* Zinburger: Not the top burger around here but a damn good one, especially the namesake option (red zinfandel-braised onions, Manchego, mayo), along with strong hand-cut fries and above-average milkshakes. Located in a shopping center across the street from the Ritz. Try the salted caramel shake if you go. There are also two locations in Tucson, and two in New Jersey that are licensed but independently owned and operated.
* cibo: Maybe the second-best pizzas in town, with more options than Bianco offers, along with a broad menu of phenomenal salads and antipasti, including cured meats, roasted vegetables, and (when available) a superb burrata.
* Pane Bianco: Sandwiches from the Bianco mini-empire, just a few options, served on focaccia made with the same dough used to make the pizzas at Pizzeria Bianco. My one experience here was disappointing, mostly due to the bread being a little dry, but the cult following here is tremendous and I may have just caught them on a bad day.
* Gallo Blanco: Tucked into the Clarendon hotel, this spot, owned by the same group behind the Hillside Spot and the various Bianco restaurants, is my favorite gourmet taco place in the area, even though it’s more upscale and a touch pricier than you’d expect a taco place to be – the target market here is the business crowd, whether at lunch or at happy hour. They make their own tortillas, they offer a solid selection of fillings, and the flavors are all big and bright. And it’s way better than the highly overrated La Condesa, where they spend too much time on their absurd salsa bar while they’re using prefab corn tacos that feel like those rubber pads you use to open the lids on glass jars.
* Otro Cafe: The chef behind Gallo Blanco has a new place, with a very simple menu – a few taco items, a few tortas with the same meats you’ll find on the taco menu, a few Mexican street-food starters, and a full bar. There’s a bit more focus on local fare here, and the guacamole is my favorite in the Valley.
* Matt’s Big Breakfast and Giant Coffee. Owned by the same guy, located a few blocks apart, but not otherwise connected as Matt’s doesn’t use Giant’s coffee. Matt’s is the best pure-breakfast place in the Valley, and one major reason is that they use the black-pepper bacon from Queen Creek’s The Pork Shop. Everything here is good, but my veteran move was breakfast at Matt’s with espresso afterwards at Giant. (Matt’s uses ROC, from Cave Creek, a popular roaster with Valley restaurants but nowhere near Giant’s quality.) Giant uses direct-trade beans for its espresso and usually has three or four single-origin options for pour-overs.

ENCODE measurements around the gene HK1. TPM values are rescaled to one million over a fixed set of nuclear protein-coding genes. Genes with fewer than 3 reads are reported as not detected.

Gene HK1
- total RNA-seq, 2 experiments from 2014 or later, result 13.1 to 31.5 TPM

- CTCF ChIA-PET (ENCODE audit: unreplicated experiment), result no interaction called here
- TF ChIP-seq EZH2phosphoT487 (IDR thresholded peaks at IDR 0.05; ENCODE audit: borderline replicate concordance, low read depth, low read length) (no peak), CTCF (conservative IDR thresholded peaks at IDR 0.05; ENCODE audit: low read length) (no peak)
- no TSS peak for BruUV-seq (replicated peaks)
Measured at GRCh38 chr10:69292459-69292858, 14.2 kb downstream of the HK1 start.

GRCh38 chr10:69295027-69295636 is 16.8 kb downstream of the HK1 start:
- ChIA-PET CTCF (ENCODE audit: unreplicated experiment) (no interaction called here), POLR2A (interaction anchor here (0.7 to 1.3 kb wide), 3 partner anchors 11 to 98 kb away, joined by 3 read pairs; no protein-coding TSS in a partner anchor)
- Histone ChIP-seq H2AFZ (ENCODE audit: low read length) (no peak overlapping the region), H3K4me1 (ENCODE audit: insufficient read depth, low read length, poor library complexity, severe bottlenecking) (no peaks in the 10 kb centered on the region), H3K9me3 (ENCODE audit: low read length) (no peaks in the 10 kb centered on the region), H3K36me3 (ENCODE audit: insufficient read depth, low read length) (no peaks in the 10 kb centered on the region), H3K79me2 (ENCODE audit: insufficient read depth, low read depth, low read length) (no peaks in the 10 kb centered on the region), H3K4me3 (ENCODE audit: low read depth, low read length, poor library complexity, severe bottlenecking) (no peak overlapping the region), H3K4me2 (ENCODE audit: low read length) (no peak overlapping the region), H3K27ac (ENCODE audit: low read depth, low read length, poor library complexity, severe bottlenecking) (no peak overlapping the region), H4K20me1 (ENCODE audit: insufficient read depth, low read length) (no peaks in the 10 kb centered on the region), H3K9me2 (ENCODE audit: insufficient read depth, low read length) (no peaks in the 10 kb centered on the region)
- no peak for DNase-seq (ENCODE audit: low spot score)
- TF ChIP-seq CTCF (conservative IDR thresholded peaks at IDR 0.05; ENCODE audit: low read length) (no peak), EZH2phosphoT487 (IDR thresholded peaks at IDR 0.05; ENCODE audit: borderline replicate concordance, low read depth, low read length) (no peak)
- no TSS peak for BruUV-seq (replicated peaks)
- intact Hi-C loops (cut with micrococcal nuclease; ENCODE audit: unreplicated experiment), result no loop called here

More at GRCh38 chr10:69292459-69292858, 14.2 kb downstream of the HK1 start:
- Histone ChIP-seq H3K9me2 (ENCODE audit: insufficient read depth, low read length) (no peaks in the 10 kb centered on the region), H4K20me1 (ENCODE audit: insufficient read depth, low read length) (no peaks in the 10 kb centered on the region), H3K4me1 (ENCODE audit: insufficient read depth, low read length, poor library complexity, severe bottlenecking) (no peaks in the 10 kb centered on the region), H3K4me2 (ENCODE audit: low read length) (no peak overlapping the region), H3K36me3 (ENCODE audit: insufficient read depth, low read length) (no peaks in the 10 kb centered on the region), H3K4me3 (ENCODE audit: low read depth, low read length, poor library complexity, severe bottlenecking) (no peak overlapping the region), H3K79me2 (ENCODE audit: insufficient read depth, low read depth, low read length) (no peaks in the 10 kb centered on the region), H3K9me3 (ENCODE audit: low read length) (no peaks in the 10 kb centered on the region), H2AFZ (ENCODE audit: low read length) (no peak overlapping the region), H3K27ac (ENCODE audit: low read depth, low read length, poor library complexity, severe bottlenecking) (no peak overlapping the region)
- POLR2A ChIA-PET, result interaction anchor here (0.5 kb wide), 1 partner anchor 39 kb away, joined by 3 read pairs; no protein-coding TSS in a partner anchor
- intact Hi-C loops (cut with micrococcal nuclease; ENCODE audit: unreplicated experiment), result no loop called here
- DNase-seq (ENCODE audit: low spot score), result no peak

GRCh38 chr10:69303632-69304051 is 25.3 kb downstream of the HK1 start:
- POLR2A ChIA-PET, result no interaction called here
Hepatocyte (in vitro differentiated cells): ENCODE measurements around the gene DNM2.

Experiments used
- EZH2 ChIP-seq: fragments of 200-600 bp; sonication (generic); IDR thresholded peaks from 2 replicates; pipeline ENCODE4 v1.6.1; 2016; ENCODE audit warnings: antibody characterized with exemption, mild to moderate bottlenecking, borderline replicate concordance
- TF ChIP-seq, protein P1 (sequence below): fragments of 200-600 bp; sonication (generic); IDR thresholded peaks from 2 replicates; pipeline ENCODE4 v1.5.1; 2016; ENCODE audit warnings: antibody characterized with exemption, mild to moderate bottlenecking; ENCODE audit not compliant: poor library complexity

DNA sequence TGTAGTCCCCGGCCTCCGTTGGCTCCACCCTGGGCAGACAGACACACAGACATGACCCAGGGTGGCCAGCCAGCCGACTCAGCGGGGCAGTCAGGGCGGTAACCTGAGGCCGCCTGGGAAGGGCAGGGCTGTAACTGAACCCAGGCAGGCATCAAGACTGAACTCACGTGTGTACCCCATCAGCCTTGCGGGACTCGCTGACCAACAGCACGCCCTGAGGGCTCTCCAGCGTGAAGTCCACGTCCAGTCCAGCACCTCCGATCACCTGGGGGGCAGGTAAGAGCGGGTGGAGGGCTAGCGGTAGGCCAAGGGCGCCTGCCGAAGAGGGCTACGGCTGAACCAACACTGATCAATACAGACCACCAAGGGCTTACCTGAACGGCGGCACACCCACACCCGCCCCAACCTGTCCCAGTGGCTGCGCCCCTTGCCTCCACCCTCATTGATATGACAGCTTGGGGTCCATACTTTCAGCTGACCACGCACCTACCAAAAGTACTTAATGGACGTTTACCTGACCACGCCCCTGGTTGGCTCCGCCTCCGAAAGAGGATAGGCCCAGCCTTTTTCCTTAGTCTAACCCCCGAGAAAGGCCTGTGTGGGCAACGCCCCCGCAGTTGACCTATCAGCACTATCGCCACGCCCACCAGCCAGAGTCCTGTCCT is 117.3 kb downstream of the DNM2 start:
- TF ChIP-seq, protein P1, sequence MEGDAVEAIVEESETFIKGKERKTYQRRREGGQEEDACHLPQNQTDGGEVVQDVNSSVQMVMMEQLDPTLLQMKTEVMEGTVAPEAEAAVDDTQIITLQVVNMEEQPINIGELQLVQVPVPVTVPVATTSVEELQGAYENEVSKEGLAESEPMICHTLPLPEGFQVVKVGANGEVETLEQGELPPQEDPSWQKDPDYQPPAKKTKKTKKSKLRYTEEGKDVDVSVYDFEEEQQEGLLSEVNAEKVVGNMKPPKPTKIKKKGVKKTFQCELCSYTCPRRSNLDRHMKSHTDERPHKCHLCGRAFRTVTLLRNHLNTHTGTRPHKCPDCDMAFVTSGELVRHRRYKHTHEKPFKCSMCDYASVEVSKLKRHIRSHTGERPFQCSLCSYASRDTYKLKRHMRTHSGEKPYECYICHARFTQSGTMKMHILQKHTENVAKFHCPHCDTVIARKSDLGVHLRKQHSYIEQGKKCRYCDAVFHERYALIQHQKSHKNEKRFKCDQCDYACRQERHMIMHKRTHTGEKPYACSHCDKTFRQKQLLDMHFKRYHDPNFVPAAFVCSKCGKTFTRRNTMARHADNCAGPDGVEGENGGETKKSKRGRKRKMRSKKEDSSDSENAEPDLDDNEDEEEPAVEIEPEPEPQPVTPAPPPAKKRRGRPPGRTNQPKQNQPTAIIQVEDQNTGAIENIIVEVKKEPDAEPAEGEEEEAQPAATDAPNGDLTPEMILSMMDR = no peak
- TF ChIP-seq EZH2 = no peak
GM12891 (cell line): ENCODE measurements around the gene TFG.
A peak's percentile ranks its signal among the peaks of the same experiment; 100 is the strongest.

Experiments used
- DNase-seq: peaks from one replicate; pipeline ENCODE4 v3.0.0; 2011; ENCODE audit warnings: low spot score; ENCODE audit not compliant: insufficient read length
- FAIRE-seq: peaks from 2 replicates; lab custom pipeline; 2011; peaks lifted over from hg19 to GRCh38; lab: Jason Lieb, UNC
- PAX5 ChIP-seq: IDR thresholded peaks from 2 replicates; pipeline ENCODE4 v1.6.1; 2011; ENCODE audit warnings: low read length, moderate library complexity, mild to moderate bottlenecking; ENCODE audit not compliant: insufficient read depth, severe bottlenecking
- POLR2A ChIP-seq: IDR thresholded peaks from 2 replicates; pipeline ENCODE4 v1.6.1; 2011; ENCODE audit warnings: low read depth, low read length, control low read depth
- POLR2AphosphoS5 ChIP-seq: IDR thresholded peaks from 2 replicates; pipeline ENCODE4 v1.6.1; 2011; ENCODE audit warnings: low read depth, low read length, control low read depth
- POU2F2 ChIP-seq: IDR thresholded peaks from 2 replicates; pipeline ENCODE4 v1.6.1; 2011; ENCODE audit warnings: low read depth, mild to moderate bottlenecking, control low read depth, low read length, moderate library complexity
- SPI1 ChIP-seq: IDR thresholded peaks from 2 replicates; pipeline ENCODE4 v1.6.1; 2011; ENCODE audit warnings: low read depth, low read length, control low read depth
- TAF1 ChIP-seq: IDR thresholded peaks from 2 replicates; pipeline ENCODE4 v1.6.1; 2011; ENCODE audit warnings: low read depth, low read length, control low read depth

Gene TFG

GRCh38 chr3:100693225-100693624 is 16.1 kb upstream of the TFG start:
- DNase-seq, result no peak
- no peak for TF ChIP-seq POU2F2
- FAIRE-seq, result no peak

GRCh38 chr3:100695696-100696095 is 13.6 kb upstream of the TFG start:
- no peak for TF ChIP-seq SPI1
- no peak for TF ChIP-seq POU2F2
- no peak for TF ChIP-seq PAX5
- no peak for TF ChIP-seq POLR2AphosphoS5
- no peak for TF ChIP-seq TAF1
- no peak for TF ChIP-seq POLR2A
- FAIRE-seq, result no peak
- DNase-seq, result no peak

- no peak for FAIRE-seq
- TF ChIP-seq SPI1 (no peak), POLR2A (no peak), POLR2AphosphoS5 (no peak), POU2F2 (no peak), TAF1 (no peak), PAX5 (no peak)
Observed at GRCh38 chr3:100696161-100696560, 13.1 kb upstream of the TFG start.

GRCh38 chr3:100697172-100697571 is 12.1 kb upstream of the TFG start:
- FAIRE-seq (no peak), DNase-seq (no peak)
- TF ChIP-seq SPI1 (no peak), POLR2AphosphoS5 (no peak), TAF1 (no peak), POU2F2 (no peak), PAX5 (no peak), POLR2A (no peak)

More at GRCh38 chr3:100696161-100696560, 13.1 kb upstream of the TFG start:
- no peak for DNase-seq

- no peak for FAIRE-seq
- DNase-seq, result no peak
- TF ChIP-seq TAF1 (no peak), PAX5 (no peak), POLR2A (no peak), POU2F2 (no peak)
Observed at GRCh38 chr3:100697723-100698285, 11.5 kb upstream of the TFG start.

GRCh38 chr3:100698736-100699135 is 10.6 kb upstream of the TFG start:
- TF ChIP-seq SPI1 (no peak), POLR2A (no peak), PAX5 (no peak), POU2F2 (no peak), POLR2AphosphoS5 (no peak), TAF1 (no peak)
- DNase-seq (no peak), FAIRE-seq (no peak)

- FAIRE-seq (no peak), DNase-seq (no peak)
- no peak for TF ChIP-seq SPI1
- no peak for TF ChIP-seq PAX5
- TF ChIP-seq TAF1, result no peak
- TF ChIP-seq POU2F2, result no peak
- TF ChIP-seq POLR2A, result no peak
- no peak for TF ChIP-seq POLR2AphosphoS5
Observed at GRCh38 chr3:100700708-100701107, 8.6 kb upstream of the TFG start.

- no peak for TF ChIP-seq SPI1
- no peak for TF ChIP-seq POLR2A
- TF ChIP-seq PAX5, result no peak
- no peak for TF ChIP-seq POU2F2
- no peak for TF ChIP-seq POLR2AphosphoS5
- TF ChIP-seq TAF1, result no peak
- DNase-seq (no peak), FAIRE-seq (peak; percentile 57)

* Federal Pizza. Federal’s was the best Brussels sprout pizza I’d ever tried until I found Motorino in NYC, and even then it was close. I’ve tried a few of their pizzas and their roasted vegetable board, loving everything, and their crust is a great compromise for folks who want more chew and less of the cracker-thin crust of a place like Bianco. Federal vs. ‘Pomo is a tough call for me, although the buzz on ‘Pomo since their move is that they’ve pulled a Goldschmidt and improved beyond my expectations.
* The Gladly. The second location from the folks behind Citizen Public House, the Gladly’s location and menu are built more around the alcohol – I think the atmosphere they’re going for is cocktail party, or upscale happy-hour, with smart food to go with the booze. I had a mixed experience in my one meal there, loving the chicken-liver pate starter but finding less success with the duck ramen (which I’m told is a dish they frequently tweak). Given their track record at CPH, I’ll give them the benefit of the doubt.
* Blue Hound. Another great cocktail bar that happens to offer good food, mostly sandwiches and other items you’d expect at a quality bar, although I’ve only been here for drinks and bar snacks (like the tater tots, which I highly recommend).
Other places that I’ve read or heard great things about, but haven’t tried yet, all in Phoenix or Scottsdale unless otherwise noted: Welcome Diner (that’s the next place I need to try), Bink’s Cafe (high-end/experimental cuisine), O.H.S.O. Eatery and nanoBrewery, El Chullo (Peruvian food in downtown Phoenix), Mejico.
I’ll update this post with any new places I try over the next two months, and of course, feel free to offer your own suggestions in the comments below. I believe everything I’ve listed here is still open, but if you know that one of these restaurants has shut its doors, again, please let me know.